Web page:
HARI SREENIVASAN: President Obama granted waivers to 10 states today, excusing them from requirements of the No Child Left Behind law. The law mandated that all public school students be proficient in reading and math by 2014. But opponents said the goal was unrealistic, and that schools falling short were being punished unfairly.
Republicans said the president was overreaching his authority in granting the waivers. States given a waiver will have to set new targets for improving student performance.
The U.S. House has overwhelmingly approved its version of a bill that bans members of Congress from insider stock trading. It also affects officials in the executive branch. The issue gathered steam after a CBS report last fall that lawmakers were enriching themselves by trading on information not available to the public.
House Majority Leader Eric Cantor wrote the measure.
REP. ERIC CANTOR, R-Va.: People in this country have a right to know and trust that officials at all levels of government are living under the same rules they are. If there is even the slightest appearance of impropriety, we ought to go ahead and prevent that from taking place.
HARI SREENIVASAN: House Republicans rejected a provision that requires so-called political intelligence firms to register the same as lobbyists. Those companies collect information from lawmakers, and then sell it to Wall Street firms.
Democrats like Sheila Jackson Lee argued the House should have followed the Senate's lead and included that language.
REP. SHEILA JACKSON LEE, D-Texas: We are missing a large gap, Madam Speaker, by leaving out the provision on political intelligence, a $100 million industry. Yes, we're going to support this legislation, but we can't get to conference soon enough to make this bill comparable and ready for the American people.
HARI SREENIVASAN: The House and Senate will have to work out a compromise version of the bill. White House officials have said the president will sign it with or without the political intelligence section.
Wall Street managed only modest gains today. The Dow Jones industrial average added six points to close at 12,890. The Nasdaq rose 11 points to close at 2,927.
In Syria, the casualties climbed ever higher in the city of Homs. Opposition groups reported at least 100 people were killed there, as government forces blasted away again with artillery, mortars and rockets. Rebel fighters tried to resist, but were largely outgunned.
We have a report from Lindsey Hilsum of Independent Television News from neighboring Lebanon.
LINDSEY HILSUM: Their target is a Syrian army checkpoint on a road near Homs, just out of sight. The men of the Free Syrian Army have only light weapons. They're inexperienced, and have neither the numbers nor the firepower they need.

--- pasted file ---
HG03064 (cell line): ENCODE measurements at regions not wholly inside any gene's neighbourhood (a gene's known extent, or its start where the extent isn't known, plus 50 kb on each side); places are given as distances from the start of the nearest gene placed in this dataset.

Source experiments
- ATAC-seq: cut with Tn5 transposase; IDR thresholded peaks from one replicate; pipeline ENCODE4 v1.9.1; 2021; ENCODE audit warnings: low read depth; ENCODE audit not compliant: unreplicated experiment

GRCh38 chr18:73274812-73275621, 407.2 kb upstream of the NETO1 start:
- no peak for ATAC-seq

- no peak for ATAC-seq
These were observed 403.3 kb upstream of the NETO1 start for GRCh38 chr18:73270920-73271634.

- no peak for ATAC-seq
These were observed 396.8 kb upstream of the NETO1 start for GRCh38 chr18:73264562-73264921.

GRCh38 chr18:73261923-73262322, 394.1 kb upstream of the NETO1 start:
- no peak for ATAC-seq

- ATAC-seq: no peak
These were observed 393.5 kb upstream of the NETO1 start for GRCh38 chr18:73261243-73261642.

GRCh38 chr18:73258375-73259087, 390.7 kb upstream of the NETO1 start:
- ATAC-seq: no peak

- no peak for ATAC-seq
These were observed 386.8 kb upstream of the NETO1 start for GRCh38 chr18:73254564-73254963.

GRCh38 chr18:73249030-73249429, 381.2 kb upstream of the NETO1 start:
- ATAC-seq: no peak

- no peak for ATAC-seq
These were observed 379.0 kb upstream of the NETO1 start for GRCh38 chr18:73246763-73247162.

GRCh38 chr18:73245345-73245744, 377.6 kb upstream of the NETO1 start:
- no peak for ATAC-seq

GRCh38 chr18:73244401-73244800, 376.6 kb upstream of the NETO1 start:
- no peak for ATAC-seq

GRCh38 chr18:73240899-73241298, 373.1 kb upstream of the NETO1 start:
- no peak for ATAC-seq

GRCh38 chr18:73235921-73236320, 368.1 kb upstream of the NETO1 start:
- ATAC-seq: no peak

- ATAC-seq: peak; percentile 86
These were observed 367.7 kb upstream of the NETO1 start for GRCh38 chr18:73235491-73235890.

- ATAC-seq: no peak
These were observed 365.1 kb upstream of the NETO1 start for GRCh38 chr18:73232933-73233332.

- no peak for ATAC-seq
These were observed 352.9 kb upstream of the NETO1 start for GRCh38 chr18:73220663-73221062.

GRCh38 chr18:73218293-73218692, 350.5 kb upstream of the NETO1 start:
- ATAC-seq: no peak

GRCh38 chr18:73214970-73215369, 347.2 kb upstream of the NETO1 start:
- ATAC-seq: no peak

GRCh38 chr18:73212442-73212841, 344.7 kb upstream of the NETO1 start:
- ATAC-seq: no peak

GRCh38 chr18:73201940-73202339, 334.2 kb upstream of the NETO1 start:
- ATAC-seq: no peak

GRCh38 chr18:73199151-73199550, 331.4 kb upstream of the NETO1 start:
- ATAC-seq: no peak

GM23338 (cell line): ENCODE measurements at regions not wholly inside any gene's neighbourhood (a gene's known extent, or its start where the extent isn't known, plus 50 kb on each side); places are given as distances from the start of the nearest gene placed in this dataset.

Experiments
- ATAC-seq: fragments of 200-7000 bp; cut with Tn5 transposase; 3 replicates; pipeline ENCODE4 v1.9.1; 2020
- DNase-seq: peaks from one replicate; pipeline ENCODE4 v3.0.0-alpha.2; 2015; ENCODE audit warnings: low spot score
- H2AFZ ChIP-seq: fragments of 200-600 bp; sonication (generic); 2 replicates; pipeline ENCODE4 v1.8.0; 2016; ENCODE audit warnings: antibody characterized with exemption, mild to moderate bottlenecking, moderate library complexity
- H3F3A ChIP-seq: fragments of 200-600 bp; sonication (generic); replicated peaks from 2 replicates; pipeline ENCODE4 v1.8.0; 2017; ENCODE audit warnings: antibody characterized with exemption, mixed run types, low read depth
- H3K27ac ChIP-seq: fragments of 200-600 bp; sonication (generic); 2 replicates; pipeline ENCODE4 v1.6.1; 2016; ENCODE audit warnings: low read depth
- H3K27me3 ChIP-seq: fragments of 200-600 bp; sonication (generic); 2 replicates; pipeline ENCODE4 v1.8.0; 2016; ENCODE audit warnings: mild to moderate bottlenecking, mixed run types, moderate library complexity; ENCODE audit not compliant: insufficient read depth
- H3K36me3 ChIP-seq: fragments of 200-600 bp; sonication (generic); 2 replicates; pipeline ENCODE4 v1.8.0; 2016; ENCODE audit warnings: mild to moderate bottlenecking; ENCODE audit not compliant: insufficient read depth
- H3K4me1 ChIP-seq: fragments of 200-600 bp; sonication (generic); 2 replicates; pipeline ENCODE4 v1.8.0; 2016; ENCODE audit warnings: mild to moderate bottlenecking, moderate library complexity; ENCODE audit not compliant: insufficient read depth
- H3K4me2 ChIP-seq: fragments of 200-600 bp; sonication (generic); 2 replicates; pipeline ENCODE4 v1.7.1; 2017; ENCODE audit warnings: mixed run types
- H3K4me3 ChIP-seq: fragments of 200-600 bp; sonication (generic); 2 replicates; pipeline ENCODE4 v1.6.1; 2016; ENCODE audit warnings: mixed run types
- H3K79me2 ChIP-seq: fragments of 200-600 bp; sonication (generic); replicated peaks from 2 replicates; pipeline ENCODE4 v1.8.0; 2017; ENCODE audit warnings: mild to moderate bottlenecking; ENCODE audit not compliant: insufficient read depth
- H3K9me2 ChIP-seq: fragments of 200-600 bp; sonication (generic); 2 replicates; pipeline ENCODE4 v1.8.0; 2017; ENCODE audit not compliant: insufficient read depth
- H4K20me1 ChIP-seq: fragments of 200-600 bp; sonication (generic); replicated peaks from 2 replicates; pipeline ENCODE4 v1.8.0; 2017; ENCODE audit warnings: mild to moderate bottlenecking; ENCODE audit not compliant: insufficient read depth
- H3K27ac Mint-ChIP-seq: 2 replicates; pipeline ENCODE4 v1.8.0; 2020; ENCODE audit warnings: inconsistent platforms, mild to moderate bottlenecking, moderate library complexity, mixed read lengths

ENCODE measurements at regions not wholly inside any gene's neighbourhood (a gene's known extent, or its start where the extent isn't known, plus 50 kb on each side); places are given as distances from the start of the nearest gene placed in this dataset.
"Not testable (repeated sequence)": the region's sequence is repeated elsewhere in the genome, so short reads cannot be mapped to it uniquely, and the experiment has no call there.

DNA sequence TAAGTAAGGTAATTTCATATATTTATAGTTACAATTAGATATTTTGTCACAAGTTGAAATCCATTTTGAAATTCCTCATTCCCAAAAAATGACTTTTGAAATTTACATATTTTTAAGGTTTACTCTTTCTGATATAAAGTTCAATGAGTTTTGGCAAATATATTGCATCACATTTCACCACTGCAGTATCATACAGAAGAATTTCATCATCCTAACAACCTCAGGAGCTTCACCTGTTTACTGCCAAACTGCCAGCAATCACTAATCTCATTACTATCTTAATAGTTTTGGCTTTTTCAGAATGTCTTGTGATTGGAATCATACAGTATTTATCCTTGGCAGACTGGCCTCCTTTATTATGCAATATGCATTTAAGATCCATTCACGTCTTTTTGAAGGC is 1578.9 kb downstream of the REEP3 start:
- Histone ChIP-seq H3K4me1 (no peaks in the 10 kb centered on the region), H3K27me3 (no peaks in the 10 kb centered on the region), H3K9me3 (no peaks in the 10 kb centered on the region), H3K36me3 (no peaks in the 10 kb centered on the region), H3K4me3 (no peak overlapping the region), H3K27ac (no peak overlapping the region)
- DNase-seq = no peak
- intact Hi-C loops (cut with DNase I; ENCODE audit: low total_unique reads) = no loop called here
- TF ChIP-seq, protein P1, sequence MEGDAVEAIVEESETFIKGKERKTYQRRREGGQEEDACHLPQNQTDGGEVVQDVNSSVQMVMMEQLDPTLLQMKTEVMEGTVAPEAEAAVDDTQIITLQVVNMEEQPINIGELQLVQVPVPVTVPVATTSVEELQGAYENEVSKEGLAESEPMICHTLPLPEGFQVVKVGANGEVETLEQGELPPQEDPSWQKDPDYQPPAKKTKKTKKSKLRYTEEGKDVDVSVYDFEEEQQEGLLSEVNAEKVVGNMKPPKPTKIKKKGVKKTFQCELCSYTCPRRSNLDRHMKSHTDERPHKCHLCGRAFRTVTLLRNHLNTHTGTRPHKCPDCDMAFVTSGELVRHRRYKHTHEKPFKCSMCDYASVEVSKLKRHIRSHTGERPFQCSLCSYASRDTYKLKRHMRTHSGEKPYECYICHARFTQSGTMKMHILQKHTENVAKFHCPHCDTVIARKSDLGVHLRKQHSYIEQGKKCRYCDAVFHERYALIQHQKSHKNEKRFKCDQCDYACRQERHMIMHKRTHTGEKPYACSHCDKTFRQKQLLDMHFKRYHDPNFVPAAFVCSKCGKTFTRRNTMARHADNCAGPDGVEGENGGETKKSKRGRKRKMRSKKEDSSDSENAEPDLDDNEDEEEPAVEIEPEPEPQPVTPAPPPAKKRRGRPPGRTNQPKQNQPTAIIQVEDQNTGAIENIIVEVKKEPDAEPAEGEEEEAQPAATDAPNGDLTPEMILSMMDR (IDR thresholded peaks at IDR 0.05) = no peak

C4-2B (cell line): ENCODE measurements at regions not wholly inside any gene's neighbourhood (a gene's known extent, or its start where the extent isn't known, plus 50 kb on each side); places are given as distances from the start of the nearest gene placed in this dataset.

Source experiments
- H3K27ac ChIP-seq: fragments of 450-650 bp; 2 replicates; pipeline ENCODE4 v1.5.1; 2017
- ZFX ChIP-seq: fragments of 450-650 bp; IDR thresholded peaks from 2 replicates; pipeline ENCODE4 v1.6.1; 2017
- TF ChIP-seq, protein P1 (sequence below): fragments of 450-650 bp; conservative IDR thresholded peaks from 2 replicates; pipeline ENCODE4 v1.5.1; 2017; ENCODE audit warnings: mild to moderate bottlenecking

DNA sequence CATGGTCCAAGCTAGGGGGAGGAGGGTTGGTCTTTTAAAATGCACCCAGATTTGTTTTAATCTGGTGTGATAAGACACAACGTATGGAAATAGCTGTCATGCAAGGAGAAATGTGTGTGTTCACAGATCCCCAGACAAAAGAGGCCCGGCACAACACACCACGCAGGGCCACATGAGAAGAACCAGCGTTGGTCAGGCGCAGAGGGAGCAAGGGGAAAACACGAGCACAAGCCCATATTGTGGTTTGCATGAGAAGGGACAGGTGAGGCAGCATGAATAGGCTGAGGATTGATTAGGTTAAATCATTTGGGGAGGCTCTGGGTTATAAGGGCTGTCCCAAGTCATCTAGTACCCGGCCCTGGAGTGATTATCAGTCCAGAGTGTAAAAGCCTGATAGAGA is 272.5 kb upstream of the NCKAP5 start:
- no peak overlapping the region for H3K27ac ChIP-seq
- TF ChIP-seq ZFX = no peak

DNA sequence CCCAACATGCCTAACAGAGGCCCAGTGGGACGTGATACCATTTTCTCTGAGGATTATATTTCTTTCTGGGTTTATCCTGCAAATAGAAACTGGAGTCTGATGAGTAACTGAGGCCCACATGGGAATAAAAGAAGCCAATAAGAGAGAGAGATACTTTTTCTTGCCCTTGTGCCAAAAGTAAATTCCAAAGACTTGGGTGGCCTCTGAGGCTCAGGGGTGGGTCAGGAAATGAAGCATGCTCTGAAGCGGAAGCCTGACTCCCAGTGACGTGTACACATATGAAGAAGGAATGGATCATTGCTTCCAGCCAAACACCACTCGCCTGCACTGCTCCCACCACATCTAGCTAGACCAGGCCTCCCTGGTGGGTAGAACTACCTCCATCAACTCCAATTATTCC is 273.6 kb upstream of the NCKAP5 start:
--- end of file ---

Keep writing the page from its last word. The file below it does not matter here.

At night, the women mourn the fighters who are losing their lives everyday.
"Bashar al-Assad is a dog," she cries
Each death makes them hate the government more. A few miles away, in Homs, the shelling has made civilian life hell. Families cower inside. This is the sixth day of bombardment. Local men pull the injured and dead from houses blown apart by rockets and mortars.
The activist Danny Abdul Dayem wants the world outside to know what's happening in Homs.
DANNY ABDUL DAYEM, activist: There's bodies in that house, pieces of bodies in that house. This is a civilian house.
LINDSEY HILSUM: Medical supplies to treat wounded children are running out.
DR. MAHMOUD AL-MAHMOUD, Syria (through translator): Five children from the same family, five children from the same family. I appeal to the people of Aleppo and Damascus to take to the streets to put pressure on this criminal regime.
LINDSEY HILSUM: Activists in Idlib took these pictures of tanks on the streets. The rebels have been in control here, but for how much longer? There's a diplomatic impasse, and the Syrian government is making the most of it.
HARI SREENIVASAN: U.S. officials said they were considering ways to get food and medicine to the people of Homs, but it was unclear how that might work.
The U.S. Marine Corps scrambled today to explain a photo of Marines in Afghanistan posing with what looks like the Nazi S.S. symbol. The image was taken in 2010. It showed Marines with an American flag and another banner displaying a double lightning bolt logo. That same symbol was used by Nazi S.S. forces that murdered millions of Jews and others in World War II. A Marine spokeswoman said the Marines thought the symbol stood for sniper scouts.
The Nuclear Regulatory Commission has approved the nation's first new nuclear power plant in more than 30 years. The vote today endorsed a plan to build two new reactors south of Augusta, Ga. The last time the commission approved construction of a nuclear plant was in 1978, a year before the partial meltdown at Three Mile Island in Pennsylvania.
Labor rights protesters called on tech giant Apple today to improve conditions at Chinese factories run by Apple suppliers. In Washington, the ethical iPhone group delivered nearly 200,000 petition signatures. There were similar events in a half-dozen other cities around the world. Apple has come under renewed pressure over reports of cramped working conditions, long hours and high injury rates at Chinese factories.
Those are some of the day's major stories.